Becoming a mother can be one of the most amazing, rewarding, and enriching experiences in life. It can also be one of the most challenging experiences you’ll ever face. My baby girl, Juliette, was born on February 15, 2015. She is now a beautiful and very energetic toddler. Juliette is most definitely the love of my life, but the past 2.5 years have come with many ups and downs.
There is this expectation that having a baby is meant to be the most joyful time in life, full of pure happiness. Within the framework of being a mother, those moments definitely exist. But in reality, they are mixed with many other difficult moments that are often accompanied by extreme lack of sleep. The truth is - being a mother comes with many unexpected challenges that no one can really prepare you for.
Because of this, motherhood can be accompanied by mental unhealth, with about 15-20% of new mothers experiencing post-partum depression. Like most forms of depression, post-partum depression is characterized by sadness, hopelessness, and anhedonia or the inability to feel pleasure. In 70% of the cases, post-partum depression is also accompanied by symptoms of anxiety.
These symptoms, of course, are occurring when there is a helpless infant that needs to be held, cradled, fed, bathed, and watched 24 hours a day. Post-partum depression then leads to some unfortunate consequences for the infant. For example, mothers with post-partum depression are often disengaged, have fewer and less affectionate interactions with the baby, and are overall less responsive and sensitive to cues from the baby. These issues lead to trouble bonding with the baby, and can cause impaired social, cognitive, and emotional development, issues that can continue into adulthood.
Proper maternal care is needed to ensure proper development of the child. Considering that 1 in 5 mothers are suffering from post-partum depression, this is a critically important issue. Surprisingly, little is known about the underlying neurobiological mechanisms of post-partum depression. Neuroscientists are starting to reveal some interesting information about the brain of mothers with post-partum depression, and they shared their most recent findings with us today at the Society for Neuroscience conference.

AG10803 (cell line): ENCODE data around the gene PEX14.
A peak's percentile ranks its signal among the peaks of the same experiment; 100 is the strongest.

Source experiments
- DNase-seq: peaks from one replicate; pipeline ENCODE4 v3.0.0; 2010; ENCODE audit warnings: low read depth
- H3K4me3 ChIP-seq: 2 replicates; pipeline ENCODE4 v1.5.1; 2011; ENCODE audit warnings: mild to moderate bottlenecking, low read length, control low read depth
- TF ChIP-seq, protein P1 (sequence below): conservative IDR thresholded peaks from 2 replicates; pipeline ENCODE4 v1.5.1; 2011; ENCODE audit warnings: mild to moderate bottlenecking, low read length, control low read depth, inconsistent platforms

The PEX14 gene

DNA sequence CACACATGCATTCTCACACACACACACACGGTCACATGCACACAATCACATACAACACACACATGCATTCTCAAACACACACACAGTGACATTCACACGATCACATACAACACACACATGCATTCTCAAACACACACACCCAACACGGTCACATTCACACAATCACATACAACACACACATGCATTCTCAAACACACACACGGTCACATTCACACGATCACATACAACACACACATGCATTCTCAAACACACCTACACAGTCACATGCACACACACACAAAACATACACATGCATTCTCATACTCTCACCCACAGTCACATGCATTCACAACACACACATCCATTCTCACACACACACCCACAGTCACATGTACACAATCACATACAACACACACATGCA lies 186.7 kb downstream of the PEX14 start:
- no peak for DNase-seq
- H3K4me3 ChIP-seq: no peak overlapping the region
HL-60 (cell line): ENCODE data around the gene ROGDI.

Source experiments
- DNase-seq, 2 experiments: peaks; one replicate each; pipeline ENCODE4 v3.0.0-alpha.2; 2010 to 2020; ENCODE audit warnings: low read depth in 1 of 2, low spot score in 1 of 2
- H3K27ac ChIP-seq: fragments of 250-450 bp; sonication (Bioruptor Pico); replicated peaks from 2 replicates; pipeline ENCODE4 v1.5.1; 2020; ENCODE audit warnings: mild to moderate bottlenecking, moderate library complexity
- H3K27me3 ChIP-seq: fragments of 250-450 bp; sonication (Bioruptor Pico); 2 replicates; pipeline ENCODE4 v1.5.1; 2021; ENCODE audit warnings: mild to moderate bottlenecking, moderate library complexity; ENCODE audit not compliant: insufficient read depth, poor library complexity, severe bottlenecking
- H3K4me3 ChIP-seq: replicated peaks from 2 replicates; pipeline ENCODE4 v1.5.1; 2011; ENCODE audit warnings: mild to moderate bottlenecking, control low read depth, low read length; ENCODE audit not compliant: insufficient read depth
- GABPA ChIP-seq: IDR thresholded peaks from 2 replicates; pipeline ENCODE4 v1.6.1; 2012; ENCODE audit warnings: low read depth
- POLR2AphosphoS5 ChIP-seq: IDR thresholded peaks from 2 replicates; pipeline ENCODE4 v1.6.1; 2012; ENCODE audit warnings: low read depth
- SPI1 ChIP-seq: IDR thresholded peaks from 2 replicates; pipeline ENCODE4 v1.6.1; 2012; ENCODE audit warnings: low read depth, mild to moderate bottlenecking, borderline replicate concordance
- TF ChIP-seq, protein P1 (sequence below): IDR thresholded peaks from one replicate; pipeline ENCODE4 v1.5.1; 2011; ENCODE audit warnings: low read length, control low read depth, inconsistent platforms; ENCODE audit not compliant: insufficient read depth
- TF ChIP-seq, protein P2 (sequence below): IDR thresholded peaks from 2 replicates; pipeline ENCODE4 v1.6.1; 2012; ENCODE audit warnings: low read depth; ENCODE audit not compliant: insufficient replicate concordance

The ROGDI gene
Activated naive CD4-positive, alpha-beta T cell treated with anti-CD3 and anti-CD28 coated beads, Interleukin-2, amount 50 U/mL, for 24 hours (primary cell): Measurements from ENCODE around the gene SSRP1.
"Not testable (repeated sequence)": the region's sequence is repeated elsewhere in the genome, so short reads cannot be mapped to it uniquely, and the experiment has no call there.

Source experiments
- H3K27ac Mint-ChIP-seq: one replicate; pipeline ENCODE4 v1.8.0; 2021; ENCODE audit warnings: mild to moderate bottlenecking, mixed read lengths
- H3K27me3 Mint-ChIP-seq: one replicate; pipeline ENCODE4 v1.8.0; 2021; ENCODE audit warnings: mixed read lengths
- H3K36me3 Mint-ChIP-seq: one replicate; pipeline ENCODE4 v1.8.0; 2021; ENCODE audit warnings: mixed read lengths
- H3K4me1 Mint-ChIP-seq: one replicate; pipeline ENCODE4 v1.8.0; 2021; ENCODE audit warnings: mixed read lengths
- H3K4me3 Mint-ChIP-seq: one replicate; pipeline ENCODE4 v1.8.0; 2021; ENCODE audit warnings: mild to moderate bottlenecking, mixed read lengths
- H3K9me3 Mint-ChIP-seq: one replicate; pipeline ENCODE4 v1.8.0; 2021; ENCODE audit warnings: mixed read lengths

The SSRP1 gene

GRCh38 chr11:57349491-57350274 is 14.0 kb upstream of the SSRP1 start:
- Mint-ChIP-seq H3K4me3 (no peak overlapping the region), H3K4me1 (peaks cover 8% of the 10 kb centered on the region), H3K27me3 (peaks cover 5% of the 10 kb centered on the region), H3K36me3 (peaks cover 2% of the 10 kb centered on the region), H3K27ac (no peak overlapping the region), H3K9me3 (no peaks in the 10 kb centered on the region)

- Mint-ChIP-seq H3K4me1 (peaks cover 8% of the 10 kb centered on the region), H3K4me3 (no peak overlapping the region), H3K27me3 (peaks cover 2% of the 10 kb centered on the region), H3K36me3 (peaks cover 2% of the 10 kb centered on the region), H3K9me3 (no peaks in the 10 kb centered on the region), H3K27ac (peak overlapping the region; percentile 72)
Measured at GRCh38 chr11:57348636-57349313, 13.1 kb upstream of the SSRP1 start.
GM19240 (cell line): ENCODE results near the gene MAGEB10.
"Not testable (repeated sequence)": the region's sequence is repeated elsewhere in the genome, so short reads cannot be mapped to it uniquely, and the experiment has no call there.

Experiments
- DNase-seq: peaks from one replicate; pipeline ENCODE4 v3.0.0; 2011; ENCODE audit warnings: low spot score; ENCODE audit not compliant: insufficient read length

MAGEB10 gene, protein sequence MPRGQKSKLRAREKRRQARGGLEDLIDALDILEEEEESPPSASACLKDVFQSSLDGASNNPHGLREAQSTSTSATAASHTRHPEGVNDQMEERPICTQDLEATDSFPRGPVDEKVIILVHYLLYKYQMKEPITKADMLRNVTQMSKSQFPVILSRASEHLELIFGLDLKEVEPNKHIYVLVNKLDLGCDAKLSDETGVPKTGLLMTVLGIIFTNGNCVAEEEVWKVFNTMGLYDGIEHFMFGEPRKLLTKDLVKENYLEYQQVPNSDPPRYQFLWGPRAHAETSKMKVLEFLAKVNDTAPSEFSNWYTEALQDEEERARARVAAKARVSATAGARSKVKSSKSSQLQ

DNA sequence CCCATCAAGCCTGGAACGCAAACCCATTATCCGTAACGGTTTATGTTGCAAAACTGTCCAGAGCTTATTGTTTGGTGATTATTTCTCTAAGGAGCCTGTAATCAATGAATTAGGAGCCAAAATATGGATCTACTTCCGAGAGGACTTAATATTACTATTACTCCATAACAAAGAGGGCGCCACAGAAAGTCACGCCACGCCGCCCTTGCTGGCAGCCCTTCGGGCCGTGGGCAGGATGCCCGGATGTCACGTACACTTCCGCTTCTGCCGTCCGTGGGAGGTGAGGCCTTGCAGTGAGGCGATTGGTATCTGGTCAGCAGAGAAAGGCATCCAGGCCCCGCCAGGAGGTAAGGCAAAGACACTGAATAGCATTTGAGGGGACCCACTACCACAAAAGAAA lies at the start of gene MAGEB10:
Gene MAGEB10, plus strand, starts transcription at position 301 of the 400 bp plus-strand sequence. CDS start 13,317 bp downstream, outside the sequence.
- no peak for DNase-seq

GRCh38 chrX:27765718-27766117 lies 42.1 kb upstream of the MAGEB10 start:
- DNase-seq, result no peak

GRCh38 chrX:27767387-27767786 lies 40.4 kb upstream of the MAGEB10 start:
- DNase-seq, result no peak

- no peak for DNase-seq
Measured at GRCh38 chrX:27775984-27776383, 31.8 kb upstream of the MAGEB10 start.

One research scientist, Aya Dudin, a graduate student at McMaster University, discussed her work on the involvement of the amygdala in post-partum depression. She explained that the amygdala is central to the expression of mothering as it is involved in the detection of socially and emotionally salient stimuli. For example, non-depressed mothers show a greater level of amygdala activation when looking at images of their own rather than another baby, especially when the baby has a happy expression. When imaging the brain of mothers with post-partum depression, however, you see a blunted or irregular response in the amygdala. For example, when viewing images of babies, their own or others, the response looks more like that of non-mothers. Therefore, these results suggest that normal infant-related amygdala function is needed for normal parenting.
Exposure to chronic stress during pregnancy is a major predictor of developing post-partum depression. Benedetta Leuner, Assistant Professor at the Ohio State University, took advantage of this fact to create an animal model of post-partum depression. To do this, Dr. Leuner exposed pregnant dams to a chronic stress paradigm throughout the gestational period. By doing this, she saw similar behavioral outcomes in the post-partum period to what is seen in humans with post-partum depression. First, gestational weight gain as well as pup weight at birth was reduced. Second, gestational stress caused depressive- and anxiety-like behaviors as well as anhedonia during the post-partum period. Third, motivation for and the expression of maternal behavior were impaired.
Dr. Leuner then used this animal model to assess the changes in the brain that underlie the symptoms associated with post-partum depression. She found distinct changes in the neuronal circuitry associated with both dopamine and oxytocin, two neurochemicals involved in reward and maternal behavior. Specifically, the gestational stress paradigm disrupted dopamine signaling in the nucleus accumbens by lowering dopamine content, reducing dendritic complexity (length and branching), and decreasing spine density. Reduced oxytocin signaling as indicated by reduced oxytocin fiber density and decreased oxytocin receptor density was also found in the ventral tegmental area. These results indicate that specific changes in the reward circuitry may be underlying post-partum depression.
Collectively, this research shows that mothers with post-partum depression may show altered functional and structural changes in regions involved in both emotional processing as well as reward evaluation. This is an important area of research that warrants further examination. Certainly, identification of these issues early on in the post-partum period will be instrumental in helping mothers and their babies develop healthy and loving relationships.
Julia C. Basso, PhD